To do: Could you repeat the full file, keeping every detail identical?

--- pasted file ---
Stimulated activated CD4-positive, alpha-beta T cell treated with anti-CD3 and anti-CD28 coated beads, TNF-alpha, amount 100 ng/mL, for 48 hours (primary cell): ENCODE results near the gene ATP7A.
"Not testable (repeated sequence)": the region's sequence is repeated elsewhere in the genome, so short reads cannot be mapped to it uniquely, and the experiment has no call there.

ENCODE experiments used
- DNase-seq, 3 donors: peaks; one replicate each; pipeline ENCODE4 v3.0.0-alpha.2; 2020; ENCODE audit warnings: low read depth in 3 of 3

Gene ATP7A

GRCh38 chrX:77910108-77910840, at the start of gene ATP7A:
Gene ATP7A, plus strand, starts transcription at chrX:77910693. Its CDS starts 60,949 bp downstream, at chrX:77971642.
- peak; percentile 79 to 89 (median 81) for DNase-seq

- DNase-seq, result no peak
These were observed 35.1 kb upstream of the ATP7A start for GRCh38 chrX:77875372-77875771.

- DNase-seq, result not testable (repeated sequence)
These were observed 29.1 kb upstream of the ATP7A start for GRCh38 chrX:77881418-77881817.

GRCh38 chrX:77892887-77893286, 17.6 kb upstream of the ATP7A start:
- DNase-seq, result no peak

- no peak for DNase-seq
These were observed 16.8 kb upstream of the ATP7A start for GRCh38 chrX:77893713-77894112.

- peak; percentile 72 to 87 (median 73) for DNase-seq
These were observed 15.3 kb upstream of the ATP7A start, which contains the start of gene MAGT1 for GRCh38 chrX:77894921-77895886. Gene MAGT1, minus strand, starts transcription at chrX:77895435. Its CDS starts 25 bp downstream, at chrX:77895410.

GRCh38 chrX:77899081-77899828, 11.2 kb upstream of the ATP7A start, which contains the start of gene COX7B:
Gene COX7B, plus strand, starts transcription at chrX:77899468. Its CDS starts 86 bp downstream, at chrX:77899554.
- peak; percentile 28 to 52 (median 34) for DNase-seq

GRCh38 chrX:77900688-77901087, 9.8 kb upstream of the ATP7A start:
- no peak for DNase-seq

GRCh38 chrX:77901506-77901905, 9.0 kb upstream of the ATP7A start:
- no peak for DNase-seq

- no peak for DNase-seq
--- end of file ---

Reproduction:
Stimulated activated CD4-positive, alpha-beta T cell treated with anti-CD3 and anti-CD28 coated beads, TNF-alpha, amount 100 ng/mL, for 48 hours (primary cell): ENCODE results near the gene ATP7A.
"Not testable (repeated sequence)": the region's sequence is repeated elsewhere in the genome, so short reads cannot be mapped to it uniquely, and the experiment has no call there.

ENCODE experiments used
- DNase-seq, 3 donors: peaks; one replicate each; pipeline ENCODE4 v3.0.0-alpha.2; 2020; ENCODE audit warnings: low read depth in 3 of 3

Gene ATP7A

GRCh38 chrX:77910108-77910840, at the start of gene ATP7A:
Gene ATP7A, plus strand, starts transcription at chrX:77910693. Its CDS starts 60,949 bp downstream, at chrX:77971642.
- peak; percentile 79 to 89 (median 81) for DNase-seq

- DNase-seq, result no peak
These were observed 35.1 kb upstream of the ATP7A start for GRCh38 chrX:77875372-77875771.

- DNase-seq, result not testable (repeated sequence)
These were observed 29.1 kb upstream of the ATP7A start for GRCh38 chrX:77881418-77881817.

GRCh38 chrX:77892887-77893286, 17.6 kb upstream of the ATP7A start:
- DNase-seq, result no peak

- no peak for DNase-seq
These were observed 16.8 kb upstream of the ATP7A start for GRCh38 chrX:77893713-77894112.

- peak; percentile 72 to 87 (median 73) for DNase-seq
These were observed 15.3 kb upstream of the ATP7A start, which contains the start of gene MAGT1 for GRCh38 chrX:77894921-77895886. Gene MAGT1, minus strand, starts transcription at chrX:77895435. Its CDS starts 25 bp downstream, at chrX:77895410.

GRCh38 chrX:77899081-77899828, 11.2 kb upstream of the ATP7A start, which contains the start of gene COX7B:
Gene COX7B, plus strand, starts transcription at chrX:77899468. Its CDS starts 86 bp downstream, at chrX:77899554.
- peak; percentile 28 to 52 (median 34) for DNase-seq

GRCh38 chrX:77900688-77901087, 9.8 kb upstream of the ATP7A start:
- no peak for DNase-seq

GRCh38 chrX:77901506-77901905, 9.0 kb upstream of the ATP7A start:
- no peak for DNase-seq

- no peak for DNase-seq